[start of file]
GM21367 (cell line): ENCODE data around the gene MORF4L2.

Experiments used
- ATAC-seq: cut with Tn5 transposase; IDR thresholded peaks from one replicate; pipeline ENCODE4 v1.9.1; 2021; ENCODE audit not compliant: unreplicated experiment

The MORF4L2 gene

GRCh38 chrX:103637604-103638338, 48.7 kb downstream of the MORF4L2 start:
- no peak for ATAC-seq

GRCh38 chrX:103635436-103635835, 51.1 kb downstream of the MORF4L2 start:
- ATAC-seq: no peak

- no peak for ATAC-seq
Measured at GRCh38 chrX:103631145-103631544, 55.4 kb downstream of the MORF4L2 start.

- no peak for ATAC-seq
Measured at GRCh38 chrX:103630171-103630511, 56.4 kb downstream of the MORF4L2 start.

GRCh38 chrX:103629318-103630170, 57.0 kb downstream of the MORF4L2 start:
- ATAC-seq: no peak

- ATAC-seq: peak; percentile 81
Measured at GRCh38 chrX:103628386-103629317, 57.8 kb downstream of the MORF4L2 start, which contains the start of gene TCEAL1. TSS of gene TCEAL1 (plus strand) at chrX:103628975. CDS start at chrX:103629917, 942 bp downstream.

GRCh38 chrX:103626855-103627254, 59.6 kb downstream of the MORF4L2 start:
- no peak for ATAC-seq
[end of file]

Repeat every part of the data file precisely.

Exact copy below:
GM21367 (cell line): ENCODE data around the gene MORF4L2.

Experiments used
- ATAC-seq: cut with Tn5 transposase; IDR thresholded peaks from one replicate; pipeline ENCODE4 v1.9.1; 2021; ENCODE audit not compliant: unreplicated experiment

The MORF4L2 gene

GRCh38 chrX:103637604-103638338, 48.7 kb downstream of the MORF4L2 start:
- no peak for ATAC-seq

GRCh38 chrX:103635436-103635835, 51.1 kb downstream of the MORF4L2 start:
- ATAC-seq: no peak

- no peak for ATAC-seq
Measured at GRCh38 chrX:103631145-103631544, 55.4 kb downstream of the MORF4L2 start.

- no peak for ATAC-seq
Measured at GRCh38 chrX:103630171-103630511, 56.4 kb downstream of the MORF4L2 start.

GRCh38 chrX:103629318-103630170, 57.0 kb downstream of the MORF4L2 start:
- ATAC-seq: no peak

- ATAC-seq: peak; percentile 81
Measured at GRCh38 chrX:103628386-103629317, 57.8 kb downstream of the MORF4L2 start, which contains the start of gene TCEAL1. TSS of gene TCEAL1 (plus strand) at chrX:103628975. CDS start at chrX:103629917, 942 bp downstream.

GRCh38 chrX:103626855-103627254, 59.6 kb downstream of the MORF4L2 start:
- no peak for ATAC-seq